The Causes for France?s Involvement in the American Revolution
Many historians argue that America may not have gained her independence from Great Britain without the monetary and military aid she received from France (Higginbotham 431). France?s aid was very substantial but her motives were questionable. A close analysis of Kenneth Waltz?s three images, and especially the second image of the internal structure of the state, reveal that France?s foreign policy, to seek revenge on Great Britain from France?s loss in the French and Indian War, and the Seven Years War, are the primary reasons why France decided to assist the rebelling colonies.
In early 1776 the French foreign minister, Charles Gravier count de Vergennes, gave King Louis XVI a report he had written called ?Considerations?. It warned the king that if Great Britain and the American colonies ended their war with a peace treaty, they might then attack the French owned colonies in the West Indies.
He proposed that France provide secret arms aid to the rebels in order to prolong the Revolution, giving France and Spain enough time to strengthen the defenses of their colonies. In response to the paper, the king approved an apportionment of one million livres tournois to buy arms for the American rebels in early May 1776. The money was sent through Caron de Beaumarchais as part of the fictitious mercantile firm Roderique Hortalez and Company (Dull 57-61).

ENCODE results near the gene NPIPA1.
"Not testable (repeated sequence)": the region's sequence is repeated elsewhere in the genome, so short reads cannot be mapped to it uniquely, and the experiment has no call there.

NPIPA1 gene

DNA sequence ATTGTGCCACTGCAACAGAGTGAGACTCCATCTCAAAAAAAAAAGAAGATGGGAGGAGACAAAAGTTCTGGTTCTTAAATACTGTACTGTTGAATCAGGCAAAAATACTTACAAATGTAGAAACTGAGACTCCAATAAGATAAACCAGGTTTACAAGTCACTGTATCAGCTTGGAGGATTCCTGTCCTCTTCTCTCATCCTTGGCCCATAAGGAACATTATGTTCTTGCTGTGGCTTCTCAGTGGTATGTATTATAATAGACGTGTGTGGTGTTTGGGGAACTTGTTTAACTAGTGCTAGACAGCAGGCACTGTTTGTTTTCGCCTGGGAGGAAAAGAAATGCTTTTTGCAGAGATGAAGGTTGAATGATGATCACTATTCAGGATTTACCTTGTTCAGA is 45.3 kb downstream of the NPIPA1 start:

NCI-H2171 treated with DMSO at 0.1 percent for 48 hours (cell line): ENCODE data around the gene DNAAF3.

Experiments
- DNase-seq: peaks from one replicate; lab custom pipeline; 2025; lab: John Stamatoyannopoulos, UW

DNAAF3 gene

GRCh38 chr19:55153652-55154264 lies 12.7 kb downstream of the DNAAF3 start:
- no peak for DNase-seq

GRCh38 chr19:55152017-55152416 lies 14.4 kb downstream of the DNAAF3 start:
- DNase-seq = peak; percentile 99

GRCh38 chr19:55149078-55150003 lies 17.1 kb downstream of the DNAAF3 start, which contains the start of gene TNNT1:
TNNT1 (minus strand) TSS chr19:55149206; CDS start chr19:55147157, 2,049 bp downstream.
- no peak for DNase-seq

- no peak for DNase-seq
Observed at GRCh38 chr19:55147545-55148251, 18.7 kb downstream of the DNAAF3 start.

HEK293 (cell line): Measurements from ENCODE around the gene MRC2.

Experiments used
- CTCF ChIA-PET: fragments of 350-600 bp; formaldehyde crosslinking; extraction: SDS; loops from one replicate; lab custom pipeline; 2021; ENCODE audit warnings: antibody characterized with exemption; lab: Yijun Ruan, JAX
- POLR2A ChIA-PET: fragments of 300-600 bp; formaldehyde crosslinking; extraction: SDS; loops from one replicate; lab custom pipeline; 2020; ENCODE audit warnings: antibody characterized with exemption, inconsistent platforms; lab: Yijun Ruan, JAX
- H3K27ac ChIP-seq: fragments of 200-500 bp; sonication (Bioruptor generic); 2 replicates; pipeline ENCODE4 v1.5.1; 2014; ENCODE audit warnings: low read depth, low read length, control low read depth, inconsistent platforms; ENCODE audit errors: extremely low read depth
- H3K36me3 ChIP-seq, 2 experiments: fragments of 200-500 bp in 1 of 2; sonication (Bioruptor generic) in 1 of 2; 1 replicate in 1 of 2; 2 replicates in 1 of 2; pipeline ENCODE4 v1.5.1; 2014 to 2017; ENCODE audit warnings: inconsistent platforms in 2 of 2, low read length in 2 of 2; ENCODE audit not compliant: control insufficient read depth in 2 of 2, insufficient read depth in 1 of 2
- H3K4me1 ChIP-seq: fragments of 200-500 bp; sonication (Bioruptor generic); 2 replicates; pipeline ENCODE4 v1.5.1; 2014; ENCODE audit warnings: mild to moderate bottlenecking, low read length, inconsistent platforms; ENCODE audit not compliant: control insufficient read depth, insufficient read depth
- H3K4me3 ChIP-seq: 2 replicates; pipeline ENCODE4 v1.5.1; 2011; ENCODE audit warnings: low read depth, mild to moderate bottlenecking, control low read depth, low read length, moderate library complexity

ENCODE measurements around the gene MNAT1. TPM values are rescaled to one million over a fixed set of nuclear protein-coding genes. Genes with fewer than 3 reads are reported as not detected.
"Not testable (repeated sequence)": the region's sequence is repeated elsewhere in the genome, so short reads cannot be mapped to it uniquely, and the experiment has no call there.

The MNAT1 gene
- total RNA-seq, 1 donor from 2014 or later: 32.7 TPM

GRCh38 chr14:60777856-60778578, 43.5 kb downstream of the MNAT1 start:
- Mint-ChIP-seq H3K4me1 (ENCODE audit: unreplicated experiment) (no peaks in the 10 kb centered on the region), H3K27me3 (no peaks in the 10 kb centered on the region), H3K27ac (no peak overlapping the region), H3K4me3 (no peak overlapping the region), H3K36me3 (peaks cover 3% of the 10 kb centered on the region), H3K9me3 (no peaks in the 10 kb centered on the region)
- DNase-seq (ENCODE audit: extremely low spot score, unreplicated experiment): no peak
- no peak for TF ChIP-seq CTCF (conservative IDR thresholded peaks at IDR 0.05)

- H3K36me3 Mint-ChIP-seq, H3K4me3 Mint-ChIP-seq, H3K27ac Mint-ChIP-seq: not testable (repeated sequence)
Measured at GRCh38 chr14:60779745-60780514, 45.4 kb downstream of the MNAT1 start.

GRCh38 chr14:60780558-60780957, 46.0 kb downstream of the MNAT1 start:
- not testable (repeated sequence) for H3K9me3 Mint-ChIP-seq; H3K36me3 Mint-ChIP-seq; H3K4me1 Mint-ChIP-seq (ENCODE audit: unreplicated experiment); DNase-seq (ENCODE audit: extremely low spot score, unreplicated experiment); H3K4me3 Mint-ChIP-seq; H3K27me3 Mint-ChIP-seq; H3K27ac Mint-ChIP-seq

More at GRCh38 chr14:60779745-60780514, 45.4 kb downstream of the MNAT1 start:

On December 21, 1776, a commission that included Benjamin Franklin arrived in France asking for a treaty of amity and commerce, military supplies and the loan of French ships. ?Lacking anything substantive to offer in return for France?s risking war by signing a commercial treaty with America, they issued thinly veiled threats that the American cause risked collapse if France remained aloof? ( Dull 79). Their...